class jina.flow.asyncio.AsyncFlow(args=None, env=None, **kwargs)[source]

Bases: jina.flow.mixin.async_crud.AsyncCRUDFlowMixin, jina.flow.mixin.async_control.AsyncControlFlowMixin, jina.flow.base.BaseFlow

AsyncFlow is the asynchronous version of the Flow. They share the same interface, except in AsyncFlow train(), index(), search() methods are coroutines (i.e. declared with the async/await syntax), simply calling them will not schedule them to be executed. To actually run a coroutine, user need to put them in an eventloop, e.g. via asyncio.run(), asyncio.create_task().

AsyncFlow can be very useful in the integration settings, where Jina/Jina Flow is NOT the main logic, but rather served as a part of other program. In this case, users often do not want to let Jina control the asyncio.eventloop. On contrary, Flow is controlling and wrapping the eventloop internally, making the Flow looks synchronous from outside.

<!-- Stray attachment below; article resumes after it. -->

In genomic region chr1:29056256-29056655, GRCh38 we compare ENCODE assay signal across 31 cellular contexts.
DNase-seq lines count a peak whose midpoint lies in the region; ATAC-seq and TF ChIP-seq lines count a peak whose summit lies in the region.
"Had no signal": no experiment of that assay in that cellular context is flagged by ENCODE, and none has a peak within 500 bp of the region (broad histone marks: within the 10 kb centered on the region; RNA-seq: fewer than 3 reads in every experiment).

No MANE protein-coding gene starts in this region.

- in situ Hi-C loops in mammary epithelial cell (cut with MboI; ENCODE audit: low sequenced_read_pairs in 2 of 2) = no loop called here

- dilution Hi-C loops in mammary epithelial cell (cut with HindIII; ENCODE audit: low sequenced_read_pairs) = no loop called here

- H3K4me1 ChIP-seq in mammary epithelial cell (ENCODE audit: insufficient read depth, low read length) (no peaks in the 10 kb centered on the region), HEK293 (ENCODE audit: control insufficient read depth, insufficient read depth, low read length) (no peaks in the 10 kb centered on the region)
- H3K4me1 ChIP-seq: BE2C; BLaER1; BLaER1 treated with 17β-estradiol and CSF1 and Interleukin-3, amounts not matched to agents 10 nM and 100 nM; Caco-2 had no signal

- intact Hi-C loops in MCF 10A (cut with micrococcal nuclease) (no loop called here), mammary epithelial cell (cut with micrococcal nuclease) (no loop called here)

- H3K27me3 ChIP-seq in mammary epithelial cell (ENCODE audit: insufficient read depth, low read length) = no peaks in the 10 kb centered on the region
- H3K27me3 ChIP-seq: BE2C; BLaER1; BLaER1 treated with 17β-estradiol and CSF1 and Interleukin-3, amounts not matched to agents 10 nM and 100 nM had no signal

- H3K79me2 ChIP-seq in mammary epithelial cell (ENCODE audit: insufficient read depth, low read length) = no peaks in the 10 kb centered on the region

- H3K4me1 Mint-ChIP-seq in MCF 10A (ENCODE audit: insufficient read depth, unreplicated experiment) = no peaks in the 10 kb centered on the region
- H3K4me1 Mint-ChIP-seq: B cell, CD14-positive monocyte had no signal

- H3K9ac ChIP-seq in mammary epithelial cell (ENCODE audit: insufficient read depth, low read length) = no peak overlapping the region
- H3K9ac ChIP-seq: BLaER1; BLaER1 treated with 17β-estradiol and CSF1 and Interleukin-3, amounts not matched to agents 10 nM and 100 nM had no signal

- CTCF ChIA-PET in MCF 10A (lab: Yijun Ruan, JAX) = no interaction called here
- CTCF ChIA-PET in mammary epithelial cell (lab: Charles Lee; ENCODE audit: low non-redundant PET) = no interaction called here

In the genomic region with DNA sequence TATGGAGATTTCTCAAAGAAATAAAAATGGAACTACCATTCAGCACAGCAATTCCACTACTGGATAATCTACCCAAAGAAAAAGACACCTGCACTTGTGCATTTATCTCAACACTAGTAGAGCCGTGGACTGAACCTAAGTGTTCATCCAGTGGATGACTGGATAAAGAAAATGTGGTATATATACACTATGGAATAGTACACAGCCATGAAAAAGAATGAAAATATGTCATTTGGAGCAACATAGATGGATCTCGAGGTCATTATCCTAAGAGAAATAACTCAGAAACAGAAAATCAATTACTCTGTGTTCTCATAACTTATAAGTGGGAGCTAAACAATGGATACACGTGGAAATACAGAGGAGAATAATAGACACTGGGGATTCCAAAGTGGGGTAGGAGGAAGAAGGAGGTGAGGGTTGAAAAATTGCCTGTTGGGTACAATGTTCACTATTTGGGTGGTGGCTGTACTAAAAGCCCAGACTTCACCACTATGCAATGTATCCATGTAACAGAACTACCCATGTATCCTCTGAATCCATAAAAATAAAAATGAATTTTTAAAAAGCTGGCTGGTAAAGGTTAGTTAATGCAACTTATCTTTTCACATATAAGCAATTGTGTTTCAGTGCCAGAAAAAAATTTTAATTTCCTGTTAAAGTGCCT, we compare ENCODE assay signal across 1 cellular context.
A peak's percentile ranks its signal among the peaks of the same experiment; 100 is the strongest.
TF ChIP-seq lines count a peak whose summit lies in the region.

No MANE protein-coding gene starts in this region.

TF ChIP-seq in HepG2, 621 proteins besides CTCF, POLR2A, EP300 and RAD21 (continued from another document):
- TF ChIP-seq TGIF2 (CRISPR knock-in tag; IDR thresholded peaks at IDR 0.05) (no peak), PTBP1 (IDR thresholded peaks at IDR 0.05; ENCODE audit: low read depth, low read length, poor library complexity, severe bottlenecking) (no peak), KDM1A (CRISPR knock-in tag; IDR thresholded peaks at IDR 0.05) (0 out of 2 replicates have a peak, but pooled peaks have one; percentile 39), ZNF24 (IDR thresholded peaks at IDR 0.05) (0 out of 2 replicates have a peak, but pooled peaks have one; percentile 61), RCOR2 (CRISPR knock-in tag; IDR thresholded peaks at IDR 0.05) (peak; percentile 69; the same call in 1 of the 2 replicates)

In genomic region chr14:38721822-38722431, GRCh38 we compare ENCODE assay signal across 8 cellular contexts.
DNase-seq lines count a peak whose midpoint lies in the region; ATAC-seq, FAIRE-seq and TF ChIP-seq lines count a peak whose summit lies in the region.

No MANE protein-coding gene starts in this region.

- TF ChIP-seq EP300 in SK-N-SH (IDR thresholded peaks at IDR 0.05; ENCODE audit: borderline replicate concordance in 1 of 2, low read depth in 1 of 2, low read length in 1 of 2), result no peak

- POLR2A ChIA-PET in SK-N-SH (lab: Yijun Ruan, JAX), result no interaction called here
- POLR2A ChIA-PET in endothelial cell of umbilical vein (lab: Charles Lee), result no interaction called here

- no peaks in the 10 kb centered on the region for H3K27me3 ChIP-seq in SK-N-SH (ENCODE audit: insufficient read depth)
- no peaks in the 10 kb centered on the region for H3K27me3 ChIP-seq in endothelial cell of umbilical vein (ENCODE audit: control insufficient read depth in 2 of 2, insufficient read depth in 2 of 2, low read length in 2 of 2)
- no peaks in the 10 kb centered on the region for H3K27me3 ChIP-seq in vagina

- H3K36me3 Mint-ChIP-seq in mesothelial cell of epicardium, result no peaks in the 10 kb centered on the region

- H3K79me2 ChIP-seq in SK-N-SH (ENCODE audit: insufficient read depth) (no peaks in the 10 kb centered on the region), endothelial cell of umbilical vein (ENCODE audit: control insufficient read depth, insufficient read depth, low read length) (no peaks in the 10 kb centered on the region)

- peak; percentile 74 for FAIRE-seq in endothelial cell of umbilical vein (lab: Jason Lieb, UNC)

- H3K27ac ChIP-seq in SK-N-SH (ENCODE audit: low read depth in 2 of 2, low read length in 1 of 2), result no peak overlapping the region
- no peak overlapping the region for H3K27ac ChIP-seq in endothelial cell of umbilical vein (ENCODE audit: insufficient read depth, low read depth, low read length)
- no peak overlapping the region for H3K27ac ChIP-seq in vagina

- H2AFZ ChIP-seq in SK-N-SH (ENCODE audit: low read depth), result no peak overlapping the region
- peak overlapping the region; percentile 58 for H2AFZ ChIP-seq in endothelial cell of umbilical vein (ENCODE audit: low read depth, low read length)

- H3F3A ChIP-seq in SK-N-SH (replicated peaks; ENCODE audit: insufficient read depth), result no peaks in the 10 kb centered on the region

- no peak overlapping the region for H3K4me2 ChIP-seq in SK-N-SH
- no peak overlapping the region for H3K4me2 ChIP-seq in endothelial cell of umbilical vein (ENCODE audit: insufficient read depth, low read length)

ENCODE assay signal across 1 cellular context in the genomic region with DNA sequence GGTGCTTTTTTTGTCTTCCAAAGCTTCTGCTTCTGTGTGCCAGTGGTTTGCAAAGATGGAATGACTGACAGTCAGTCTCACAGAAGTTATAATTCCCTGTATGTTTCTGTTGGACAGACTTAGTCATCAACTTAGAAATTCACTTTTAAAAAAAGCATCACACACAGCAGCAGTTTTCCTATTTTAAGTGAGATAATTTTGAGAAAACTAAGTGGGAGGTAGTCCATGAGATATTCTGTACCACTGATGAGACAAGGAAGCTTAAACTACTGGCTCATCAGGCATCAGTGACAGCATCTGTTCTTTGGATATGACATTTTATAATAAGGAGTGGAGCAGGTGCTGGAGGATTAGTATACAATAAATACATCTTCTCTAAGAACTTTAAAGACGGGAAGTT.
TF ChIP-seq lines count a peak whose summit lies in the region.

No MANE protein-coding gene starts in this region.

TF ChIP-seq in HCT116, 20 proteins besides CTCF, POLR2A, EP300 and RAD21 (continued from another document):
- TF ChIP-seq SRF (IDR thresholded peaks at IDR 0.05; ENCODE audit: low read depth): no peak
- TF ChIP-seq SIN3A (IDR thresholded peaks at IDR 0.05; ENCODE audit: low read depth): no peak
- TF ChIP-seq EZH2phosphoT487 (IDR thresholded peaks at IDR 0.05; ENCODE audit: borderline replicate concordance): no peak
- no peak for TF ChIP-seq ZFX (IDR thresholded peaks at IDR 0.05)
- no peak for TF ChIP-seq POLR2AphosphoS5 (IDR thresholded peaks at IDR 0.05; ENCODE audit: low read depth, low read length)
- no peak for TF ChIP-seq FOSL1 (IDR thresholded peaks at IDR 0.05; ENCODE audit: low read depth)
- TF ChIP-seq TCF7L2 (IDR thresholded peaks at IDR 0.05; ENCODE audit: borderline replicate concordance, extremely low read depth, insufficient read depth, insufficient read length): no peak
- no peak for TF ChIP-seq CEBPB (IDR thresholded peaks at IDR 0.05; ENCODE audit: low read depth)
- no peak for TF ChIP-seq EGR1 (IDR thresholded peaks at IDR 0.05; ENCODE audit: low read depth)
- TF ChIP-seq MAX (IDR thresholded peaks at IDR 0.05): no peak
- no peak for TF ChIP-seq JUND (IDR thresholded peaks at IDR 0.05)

In particular, AsyncFlow makes Jina usage in Jupyter Notebook more natural and reliable. For example, the following code will use the eventloop that already spawned in Jupyter/ipython to run Jina Flow (instead of creating a new one).

from jina import AsyncFlow
import numpy as np

with AsyncFlow().add() as f:
    await f.index_ndarray(np.random.random([5, 4]), on_done=print)

Notice that the above code will NOT work in standard Python REPL, as only Jupyter/ipython implements “autoawait”.

Another example is when using Jina as an integration. Say you have another IO-bounded job heavylifting(), you can use this feature to schedule Jina index() and heavylifting() concurrently. For example,

async def run_async_flow_5s():
    # WaitDriver pause 5s makes total roundtrip ~5s
    with AsyncFlow().add(uses='- !WaitDriver {}') as f:
        await f.index_ndarray(np.random.random([5, 4]), on_done=validate)

async def heavylifting():
    # total roundtrip takes ~5s
    print('heavylifting other io-bound jobs, e.g. download, upload, file io')
    await asyncio.sleep(5)
    print('heavylifting done after 5s')

async def concurrent_main():
    # about 5s; but some dispatch cost, can't be just 5s, usually at <7s
    await asyncio.gather(run_async_flow_5s(), heavylifting())

One can think of Flow as Jina-managed eventloop, whereas AsyncFlow is self-managed eventloop.